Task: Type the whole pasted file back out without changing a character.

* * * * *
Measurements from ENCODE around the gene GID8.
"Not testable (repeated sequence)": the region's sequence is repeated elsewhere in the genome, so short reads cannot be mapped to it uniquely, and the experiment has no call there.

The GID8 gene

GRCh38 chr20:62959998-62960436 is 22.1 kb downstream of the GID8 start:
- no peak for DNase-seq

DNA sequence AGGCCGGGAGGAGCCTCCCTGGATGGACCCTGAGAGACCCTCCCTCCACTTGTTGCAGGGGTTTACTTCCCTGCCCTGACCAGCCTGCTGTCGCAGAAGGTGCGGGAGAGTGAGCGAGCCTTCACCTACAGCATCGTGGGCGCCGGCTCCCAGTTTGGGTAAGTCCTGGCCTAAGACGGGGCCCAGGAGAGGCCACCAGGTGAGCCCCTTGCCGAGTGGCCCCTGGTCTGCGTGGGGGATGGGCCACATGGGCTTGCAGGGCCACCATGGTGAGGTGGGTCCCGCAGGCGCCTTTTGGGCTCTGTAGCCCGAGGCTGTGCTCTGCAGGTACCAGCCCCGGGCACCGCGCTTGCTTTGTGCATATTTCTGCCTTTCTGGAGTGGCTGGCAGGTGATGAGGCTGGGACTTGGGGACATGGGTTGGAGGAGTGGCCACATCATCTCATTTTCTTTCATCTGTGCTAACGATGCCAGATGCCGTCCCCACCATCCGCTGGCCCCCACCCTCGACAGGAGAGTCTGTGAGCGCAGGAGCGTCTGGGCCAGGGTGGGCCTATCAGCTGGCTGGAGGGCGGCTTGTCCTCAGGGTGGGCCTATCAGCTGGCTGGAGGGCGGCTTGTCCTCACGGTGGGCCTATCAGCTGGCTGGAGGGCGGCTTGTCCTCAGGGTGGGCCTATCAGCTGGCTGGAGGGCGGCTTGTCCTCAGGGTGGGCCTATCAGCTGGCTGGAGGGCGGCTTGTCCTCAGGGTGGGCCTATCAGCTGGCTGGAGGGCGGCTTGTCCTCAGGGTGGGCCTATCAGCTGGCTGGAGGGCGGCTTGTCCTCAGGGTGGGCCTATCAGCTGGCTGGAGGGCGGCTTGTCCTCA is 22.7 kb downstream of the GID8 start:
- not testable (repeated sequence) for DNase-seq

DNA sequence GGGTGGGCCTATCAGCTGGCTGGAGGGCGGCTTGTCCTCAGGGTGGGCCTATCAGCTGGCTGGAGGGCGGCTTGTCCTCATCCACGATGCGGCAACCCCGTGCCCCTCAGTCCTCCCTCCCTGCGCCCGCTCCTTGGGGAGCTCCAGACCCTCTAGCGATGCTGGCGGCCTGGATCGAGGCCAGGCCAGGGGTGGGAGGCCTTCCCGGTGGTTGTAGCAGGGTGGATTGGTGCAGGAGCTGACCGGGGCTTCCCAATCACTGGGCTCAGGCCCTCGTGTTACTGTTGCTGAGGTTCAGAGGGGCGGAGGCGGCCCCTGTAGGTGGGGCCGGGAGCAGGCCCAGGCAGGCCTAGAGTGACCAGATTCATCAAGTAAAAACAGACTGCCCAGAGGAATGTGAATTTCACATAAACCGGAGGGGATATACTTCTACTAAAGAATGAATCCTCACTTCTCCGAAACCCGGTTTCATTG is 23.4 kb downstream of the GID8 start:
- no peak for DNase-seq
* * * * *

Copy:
Measurements from ENCODE around the gene GID8.
"Not testable (repeated sequence)": the region's sequence is repeated elsewhere in the genome, so short reads cannot be mapped to it uniquely, and the experiment has no call there.

The GID8 gene

GRCh38 chr20:62959998-62960436 is 22.1 kb downstream of the GID8 start:
- no peak for DNase-seq

DNA sequence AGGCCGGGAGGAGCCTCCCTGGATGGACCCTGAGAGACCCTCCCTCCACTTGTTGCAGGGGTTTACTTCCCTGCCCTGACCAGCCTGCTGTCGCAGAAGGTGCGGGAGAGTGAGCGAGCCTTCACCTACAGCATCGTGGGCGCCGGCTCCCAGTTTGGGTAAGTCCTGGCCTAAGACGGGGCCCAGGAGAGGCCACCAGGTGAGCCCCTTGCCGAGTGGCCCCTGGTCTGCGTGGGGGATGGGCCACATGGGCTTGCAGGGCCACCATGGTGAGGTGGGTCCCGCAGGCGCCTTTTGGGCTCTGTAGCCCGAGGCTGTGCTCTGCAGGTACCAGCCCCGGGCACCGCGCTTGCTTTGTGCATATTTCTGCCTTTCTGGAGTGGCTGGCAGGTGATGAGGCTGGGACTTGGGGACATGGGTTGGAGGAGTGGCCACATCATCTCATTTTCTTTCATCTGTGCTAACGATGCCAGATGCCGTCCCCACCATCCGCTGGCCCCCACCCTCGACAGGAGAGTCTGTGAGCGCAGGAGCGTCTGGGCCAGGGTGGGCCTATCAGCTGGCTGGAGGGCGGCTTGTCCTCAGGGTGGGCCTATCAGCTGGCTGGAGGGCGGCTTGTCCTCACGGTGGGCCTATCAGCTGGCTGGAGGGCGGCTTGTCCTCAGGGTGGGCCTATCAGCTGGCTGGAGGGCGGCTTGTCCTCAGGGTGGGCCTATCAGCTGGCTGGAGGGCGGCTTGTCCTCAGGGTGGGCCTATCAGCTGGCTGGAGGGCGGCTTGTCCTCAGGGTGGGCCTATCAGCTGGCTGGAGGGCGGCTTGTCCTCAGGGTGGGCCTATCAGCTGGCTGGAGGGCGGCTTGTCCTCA is 22.7 kb downstream of the GID8 start:
- not testable (repeated sequence) for DNase-seq

DNA sequence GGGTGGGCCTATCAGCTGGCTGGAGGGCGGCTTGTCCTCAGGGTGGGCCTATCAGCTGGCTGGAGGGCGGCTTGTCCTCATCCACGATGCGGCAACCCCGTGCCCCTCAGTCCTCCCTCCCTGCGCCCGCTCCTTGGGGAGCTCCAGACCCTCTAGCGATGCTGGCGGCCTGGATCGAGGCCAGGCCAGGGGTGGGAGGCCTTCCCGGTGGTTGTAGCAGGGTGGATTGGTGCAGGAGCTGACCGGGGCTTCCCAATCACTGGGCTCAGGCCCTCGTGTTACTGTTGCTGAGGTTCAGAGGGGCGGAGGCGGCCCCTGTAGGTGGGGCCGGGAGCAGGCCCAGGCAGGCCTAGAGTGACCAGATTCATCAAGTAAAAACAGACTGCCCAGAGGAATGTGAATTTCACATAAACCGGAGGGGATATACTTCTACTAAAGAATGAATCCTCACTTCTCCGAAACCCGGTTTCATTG is 23.4 kb downstream of the GID8 start:
- no peak for DNase-seq